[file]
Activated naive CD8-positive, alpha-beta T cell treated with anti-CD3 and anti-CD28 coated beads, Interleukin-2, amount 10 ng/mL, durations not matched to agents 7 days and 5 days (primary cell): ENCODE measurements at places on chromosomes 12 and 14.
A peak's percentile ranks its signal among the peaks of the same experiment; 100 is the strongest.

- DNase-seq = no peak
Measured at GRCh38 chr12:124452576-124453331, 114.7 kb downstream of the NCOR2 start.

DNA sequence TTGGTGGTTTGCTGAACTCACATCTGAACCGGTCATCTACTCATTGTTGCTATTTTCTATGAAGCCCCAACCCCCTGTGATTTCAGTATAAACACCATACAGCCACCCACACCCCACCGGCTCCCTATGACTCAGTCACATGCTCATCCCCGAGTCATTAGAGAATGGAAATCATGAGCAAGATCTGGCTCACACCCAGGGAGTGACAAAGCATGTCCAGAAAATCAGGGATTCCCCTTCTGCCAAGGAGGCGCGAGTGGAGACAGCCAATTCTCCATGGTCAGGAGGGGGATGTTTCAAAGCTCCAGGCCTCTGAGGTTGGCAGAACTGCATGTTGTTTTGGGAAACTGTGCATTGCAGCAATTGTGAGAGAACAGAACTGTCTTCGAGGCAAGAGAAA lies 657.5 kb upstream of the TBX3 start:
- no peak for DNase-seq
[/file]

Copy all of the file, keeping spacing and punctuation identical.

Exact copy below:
Activated naive CD8-positive, alpha-beta T cell treated with anti-CD3 and anti-CD28 coated beads, Interleukin-2, amount 10 ng/mL, durations not matched to agents 7 days and 5 days (primary cell): ENCODE measurements at places on chromosomes 12 and 14.
A peak's percentile ranks its signal among the peaks of the same experiment; 100 is the strongest.

- DNase-seq = no peak
Measured at GRCh38 chr12:124452576-124453331, 114.7 kb downstream of the NCOR2 start.

DNA sequence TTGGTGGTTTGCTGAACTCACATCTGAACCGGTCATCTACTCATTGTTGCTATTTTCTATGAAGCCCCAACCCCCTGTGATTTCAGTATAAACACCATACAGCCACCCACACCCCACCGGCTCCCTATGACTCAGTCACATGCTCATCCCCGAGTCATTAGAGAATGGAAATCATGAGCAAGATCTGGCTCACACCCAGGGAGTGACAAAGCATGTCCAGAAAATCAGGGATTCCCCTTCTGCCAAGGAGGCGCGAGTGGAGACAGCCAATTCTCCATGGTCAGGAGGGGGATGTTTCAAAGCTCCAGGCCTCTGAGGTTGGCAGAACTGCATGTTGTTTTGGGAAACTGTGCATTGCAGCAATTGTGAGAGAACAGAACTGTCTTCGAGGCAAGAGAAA lies 657.5 kb upstream of the TBX3 start:
- no peak for DNase-seq